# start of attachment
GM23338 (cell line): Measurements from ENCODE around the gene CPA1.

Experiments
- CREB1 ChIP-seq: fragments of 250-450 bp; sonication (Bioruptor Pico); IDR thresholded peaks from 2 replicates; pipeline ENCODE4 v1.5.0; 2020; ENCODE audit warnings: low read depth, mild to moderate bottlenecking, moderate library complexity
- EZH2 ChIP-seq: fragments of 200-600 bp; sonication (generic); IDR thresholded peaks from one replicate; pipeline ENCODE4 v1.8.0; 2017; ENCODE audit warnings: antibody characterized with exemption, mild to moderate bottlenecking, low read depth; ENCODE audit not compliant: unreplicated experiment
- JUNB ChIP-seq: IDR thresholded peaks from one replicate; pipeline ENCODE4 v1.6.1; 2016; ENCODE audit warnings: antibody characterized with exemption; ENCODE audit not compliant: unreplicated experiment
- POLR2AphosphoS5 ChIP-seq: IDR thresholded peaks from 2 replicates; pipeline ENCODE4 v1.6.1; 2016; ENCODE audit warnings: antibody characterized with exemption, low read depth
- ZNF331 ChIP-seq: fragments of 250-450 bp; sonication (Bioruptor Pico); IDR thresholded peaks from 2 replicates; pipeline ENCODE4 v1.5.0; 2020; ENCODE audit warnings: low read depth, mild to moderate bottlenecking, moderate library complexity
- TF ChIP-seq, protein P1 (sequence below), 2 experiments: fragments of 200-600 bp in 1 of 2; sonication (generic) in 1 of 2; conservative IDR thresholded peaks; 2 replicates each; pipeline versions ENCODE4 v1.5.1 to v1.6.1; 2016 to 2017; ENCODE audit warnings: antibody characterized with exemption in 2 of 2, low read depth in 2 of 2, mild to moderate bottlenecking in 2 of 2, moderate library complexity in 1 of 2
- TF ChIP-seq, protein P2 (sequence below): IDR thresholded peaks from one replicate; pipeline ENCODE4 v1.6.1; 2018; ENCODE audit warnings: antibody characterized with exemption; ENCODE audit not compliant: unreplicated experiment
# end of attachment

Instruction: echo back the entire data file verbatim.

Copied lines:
GM23338 (cell line): Measurements from ENCODE around the gene CPA1.

Experiments
- CREB1 ChIP-seq: fragments of 250-450 bp; sonication (Bioruptor Pico); IDR thresholded peaks from 2 replicates; pipeline ENCODE4 v1.5.0; 2020; ENCODE audit warnings: low read depth, mild to moderate bottlenecking, moderate library complexity
- EZH2 ChIP-seq: fragments of 200-600 bp; sonication (generic); IDR thresholded peaks from one replicate; pipeline ENCODE4 v1.8.0; 2017; ENCODE audit warnings: antibody characterized with exemption, mild to moderate bottlenecking, low read depth; ENCODE audit not compliant: unreplicated experiment
- JUNB ChIP-seq: IDR thresholded peaks from one replicate; pipeline ENCODE4 v1.6.1; 2016; ENCODE audit warnings: antibody characterized with exemption; ENCODE audit not compliant: unreplicated experiment
- POLR2AphosphoS5 ChIP-seq: IDR thresholded peaks from 2 replicates; pipeline ENCODE4 v1.6.1; 2016; ENCODE audit warnings: antibody characterized with exemption, low read depth
- ZNF331 ChIP-seq: fragments of 250-450 bp; sonication (Bioruptor Pico); IDR thresholded peaks from 2 replicates; pipeline ENCODE4 v1.5.0; 2020; ENCODE audit warnings: low read depth, mild to moderate bottlenecking, moderate library complexity
- TF ChIP-seq, protein P1 (sequence below), 2 experiments: fragments of 200-600 bp in 1 of 2; sonication (generic) in 1 of 2; conservative IDR thresholded peaks; 2 replicates each; pipeline versions ENCODE4 v1.5.1 to v1.6.1; 2016 to 2017; ENCODE audit warnings: antibody characterized with exemption in 2 of 2, low read depth in 2 of 2, mild to moderate bottlenecking in 2 of 2, moderate library complexity in 1 of 2
- TF ChIP-seq, protein P2 (sequence below): IDR thresholded peaks from one replicate; pipeline ENCODE4 v1.6.1; 2018; ENCODE audit warnings: antibody characterized with exemption; ENCODE audit not compliant: unreplicated experiment